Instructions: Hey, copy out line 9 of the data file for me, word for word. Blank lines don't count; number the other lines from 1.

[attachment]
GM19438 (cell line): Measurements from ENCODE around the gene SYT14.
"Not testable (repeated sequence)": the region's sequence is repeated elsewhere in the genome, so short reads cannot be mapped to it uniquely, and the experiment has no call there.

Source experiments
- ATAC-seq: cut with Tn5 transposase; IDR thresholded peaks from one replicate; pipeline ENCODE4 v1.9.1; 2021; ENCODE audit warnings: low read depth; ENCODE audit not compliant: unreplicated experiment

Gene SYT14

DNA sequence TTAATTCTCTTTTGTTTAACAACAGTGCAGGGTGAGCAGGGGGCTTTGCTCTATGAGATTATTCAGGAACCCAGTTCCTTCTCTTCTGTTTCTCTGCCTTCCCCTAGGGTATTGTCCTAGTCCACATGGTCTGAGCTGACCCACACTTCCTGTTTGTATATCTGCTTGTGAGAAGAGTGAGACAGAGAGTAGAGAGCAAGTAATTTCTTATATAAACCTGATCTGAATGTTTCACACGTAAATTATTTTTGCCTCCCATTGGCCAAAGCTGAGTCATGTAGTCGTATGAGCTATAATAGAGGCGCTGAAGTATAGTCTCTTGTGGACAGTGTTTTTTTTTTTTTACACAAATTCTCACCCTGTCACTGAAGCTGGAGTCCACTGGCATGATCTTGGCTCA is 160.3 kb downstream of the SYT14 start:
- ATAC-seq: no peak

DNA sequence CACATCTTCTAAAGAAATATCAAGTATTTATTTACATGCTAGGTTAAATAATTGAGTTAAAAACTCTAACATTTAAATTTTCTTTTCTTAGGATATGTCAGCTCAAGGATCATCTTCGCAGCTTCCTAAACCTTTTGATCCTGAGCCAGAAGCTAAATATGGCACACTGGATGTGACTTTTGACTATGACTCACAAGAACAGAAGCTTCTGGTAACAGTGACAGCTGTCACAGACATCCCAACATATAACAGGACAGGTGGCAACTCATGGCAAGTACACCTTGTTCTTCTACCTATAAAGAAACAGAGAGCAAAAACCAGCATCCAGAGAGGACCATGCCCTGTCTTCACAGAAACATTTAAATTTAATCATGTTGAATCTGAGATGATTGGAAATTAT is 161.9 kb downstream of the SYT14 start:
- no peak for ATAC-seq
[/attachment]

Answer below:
- no peak for ATAC-seq